NCCU to use bye week R&R to heal battered ground attack
N.C. Central’s up-and-down running game might stop limping along when some of the core players responsible for making it move get healthy.
“We have to put up more points,” NCCU interim coach Dwayne Foster said. “If we move the ball and score, put up points, it changes the game.”
NCCU has been passing the ball well enough, but its running game has not been reliable.
The Eagles rushed for a mere two yards in a 35-17 loss to Towson on Saturday. A week prior to that in a 40-13 win over Charlotte, the Eagles ran for 207 yards.
“The week before, we’re rushing for 200 yards, and we come back here and we don’t do anything,” Foster said. “We have to be consistent in what we do and just find ways throughout the game to move the ball on the ground.”
Injured Eagles offensive linemen this season have necessitated some shuffling up front, cutting in on the cohesion generally required to create good running lanes, Foster said.
As it turned out, the Eagles’ backfield during the Towson game was gimpy, too.
“We lost two running backs in that game alone,” Foster said. “We were technically down to our final two guys.”
NCCU running backs Idreis Augustus and Shaheed Swinson suffered lower-leg injuries. Neither was very productive against Towson, with Swinson picking up 9 yards on a couple of carries while Augustus ran the ball five times for 2 yards.
NCCU running back Deyonta Wright, listed as the starter against Towson, had a leg injury and didn’t play.
Underscoring the problems with NCCU’s running game against Towson were the team-high 10 carries by quarterback Jordan Reid. Reid’s legs are weapons yet only a couple of his runs were by design, Foster said. The Tigers’ harassment had Reid scurrying for cover. Reid ran a lot but was sacked six times and ended up with minus-29 yards on the ground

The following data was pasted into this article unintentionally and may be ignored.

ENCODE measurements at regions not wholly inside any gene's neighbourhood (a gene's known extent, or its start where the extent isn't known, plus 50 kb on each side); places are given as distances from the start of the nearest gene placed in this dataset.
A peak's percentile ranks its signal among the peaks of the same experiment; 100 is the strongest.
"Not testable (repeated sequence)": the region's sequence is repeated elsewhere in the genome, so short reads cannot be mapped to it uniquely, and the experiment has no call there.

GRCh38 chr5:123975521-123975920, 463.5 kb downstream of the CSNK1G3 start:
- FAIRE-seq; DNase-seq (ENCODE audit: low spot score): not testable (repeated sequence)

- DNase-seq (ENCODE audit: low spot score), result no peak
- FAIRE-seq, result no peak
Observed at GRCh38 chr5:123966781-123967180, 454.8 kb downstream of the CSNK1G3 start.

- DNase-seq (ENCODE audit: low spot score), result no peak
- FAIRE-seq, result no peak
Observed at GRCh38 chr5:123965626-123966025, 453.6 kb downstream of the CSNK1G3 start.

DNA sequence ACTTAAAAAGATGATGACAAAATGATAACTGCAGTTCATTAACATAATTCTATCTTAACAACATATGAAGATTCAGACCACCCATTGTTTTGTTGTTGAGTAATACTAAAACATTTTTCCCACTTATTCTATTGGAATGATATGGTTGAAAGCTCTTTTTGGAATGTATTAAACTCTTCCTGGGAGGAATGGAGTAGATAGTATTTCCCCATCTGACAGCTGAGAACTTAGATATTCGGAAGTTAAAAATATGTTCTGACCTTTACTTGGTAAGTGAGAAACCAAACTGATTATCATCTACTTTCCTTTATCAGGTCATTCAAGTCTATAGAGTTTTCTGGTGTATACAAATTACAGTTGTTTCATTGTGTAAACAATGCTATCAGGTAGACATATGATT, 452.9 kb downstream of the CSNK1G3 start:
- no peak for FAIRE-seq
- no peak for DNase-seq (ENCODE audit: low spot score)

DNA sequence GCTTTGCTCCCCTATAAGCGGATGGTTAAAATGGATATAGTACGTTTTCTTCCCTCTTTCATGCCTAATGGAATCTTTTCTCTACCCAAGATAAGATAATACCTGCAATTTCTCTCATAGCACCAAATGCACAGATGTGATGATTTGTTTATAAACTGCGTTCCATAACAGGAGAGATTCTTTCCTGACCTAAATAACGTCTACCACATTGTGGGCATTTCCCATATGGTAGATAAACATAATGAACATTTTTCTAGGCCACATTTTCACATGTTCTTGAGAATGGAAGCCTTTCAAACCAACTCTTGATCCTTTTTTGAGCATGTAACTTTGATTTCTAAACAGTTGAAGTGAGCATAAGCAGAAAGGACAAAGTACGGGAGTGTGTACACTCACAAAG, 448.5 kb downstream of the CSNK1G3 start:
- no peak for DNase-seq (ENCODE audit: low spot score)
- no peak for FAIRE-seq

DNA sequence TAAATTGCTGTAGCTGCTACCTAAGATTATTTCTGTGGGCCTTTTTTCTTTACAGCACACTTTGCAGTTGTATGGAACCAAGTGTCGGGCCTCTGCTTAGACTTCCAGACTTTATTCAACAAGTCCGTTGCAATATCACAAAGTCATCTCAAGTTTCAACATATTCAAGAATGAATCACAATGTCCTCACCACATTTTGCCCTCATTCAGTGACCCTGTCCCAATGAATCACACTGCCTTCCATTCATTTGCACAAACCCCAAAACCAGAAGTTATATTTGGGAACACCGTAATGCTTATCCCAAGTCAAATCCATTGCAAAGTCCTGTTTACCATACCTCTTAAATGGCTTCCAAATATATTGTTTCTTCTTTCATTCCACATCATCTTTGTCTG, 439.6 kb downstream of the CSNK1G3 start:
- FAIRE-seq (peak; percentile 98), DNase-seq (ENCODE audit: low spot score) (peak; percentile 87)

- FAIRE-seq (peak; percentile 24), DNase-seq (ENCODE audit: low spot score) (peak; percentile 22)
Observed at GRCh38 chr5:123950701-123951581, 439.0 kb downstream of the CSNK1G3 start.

NCCU’s offensive linemen have work to do, not only figuring out a consistent way to create holes for their running backs but also keeping Reid upright, Foster said.
Redshirt-senior left tackle Charles Goodwin (6-6, 305), responsible for protecting Reid’s blind side, left the Towson game with a leg injury with 11:35 left in the second quarter. Goodwin is NCCU’s most experienced offensive lineman.
“It does hurt when he’s not in the football game,” Foster said.
Goodwin returned to the Towson game, and Foster is expecting both him and NCCU’s injured running backs to be good to go when the Eagles (2-2) start their Mid-Eastern Athletic Conference schedule in Washington, D.C., against Howard (1-2) on Oct 5.
NCCU doesn’t have a game this weekend, which is good medicine, Foster said.
“This bye week here couldn’t come at a better time,” Foster said. “We’ve got to get healed.”
Injuries caught up with NCCU toward the end of last season. Goodwin was among the players who believed those wounds cut in on the Eagles’ run at the 2012 MEAC title that Bethune-Cookman wound up winning. A good number of those injuries occurred during the game against Bethune-Cookman in Daytona Beach, Fla.
NCCU’s current injury situation isn’t particularly grave, more like big boo-boos that just need a little time to get better, Foster said.
“We’ve got some bumps and bruises here and there. Nothing major,” Foster said. “In the course of a season, you’re going to have injuries in football.”
NCCU redshirt-senior Tommy Wallace (6-1, 260) was expected to be a force on the defensive line but has not played after hurting his foot in the preseason.
“When you’re playing this game, you’re going to have some bumps and bruises, no doubt about that. You have to work through that and maximize your ability,” Foster said.
NCCU linebacker Allonte Tuppins said the Eagles would take advantage of the bye.
“We’re just going to attack these two weeks and get ready to attack the MEAC,” Tuppins said.